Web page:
THERE HAS BEEN a lot of talk lately about global contagion. With the banking crisis the talk of an epidemic is a metaphor. The risk with the swine flu scare is that it turns into a genuine pandemic.
This inevitably throws up the specter of the 1918 Spanish flu pandemic, the worst of modern times. Forty percent of the world’s population was infected and 50 million people died. In 1957 the Asian flu virus, mutating from a strain found in wild ducks, killed 2 million people. A flu outbreak in 1968 in Hong Kong killed up to 1 million people globally.
So this is no idle threat. The pertinent question, then, is how prepared are governments in the face of the threat?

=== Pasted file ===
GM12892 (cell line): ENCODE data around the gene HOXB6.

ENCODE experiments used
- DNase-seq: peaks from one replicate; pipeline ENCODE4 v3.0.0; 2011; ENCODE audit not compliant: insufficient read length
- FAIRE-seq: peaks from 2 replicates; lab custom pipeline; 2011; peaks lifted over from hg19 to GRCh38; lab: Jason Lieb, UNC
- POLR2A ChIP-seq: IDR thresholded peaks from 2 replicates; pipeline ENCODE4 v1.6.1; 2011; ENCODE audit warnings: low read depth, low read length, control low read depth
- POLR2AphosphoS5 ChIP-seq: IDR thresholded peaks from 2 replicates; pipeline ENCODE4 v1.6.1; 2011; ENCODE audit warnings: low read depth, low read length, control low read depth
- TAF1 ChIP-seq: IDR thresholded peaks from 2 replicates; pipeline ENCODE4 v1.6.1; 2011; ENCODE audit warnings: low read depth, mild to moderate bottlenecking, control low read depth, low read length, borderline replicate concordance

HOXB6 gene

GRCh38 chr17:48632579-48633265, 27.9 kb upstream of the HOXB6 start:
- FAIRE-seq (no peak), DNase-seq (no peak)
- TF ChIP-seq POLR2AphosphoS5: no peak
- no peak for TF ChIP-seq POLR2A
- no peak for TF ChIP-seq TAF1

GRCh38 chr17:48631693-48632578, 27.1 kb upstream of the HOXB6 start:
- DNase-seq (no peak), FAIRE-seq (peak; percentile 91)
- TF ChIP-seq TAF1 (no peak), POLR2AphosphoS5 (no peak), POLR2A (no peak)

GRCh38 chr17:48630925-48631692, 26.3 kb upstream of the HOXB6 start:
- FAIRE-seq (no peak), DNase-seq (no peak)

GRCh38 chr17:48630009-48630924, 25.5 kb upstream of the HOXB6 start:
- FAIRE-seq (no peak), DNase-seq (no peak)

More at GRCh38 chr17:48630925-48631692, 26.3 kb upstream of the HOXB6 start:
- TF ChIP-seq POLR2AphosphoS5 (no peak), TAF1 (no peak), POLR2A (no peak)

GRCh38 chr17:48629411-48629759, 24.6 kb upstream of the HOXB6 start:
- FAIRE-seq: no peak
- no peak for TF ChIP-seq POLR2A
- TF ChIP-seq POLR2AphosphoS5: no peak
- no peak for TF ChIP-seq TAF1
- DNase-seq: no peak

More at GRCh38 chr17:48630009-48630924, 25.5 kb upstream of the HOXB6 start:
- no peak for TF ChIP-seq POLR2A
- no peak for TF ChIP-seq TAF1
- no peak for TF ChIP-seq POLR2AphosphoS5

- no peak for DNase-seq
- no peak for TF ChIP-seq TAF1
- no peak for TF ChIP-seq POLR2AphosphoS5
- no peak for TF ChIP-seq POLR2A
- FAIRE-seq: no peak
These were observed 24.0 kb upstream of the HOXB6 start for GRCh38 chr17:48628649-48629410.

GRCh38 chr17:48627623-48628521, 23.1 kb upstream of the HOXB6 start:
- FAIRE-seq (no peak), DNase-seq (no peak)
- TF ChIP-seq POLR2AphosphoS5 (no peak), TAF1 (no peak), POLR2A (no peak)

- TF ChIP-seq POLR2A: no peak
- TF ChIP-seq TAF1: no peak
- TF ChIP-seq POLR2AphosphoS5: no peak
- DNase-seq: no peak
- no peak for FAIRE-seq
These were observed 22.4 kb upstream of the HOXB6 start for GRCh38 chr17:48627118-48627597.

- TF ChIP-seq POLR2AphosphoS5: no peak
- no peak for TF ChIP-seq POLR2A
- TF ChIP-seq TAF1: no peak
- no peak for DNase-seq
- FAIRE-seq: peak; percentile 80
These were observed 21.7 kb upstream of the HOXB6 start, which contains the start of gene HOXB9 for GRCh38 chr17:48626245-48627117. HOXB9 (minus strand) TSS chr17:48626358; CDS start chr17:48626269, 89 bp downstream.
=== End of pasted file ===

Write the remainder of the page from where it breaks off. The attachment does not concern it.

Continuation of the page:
The initial responses of the multinational arms of government were as prompt as one could expect of such cumbersome bodies and reassuring as a result. The World Health Organization (WHO) met in Geneva ... and the Director-General has said the threat constitutes a public health emergency of international concern. The European Commission called an urgent meeting of health ministers to discuss the situation. The World Bank is providing Mexico with more than $200 million in loans to help it to deal with the outbreak.
A test on a Canadian woman in Greater Manchester turned out to be negative. But two cases already have been confirmed in Airdrie in Scotland. Public concern is natural. For the moment, we can do no better than follow the rather homely advice of the Health Protection Agency: people should cover their nose and mouth when coughing or sneezing, throw away dirty tissues promptly and wash hands and surfaces that are regularly touched.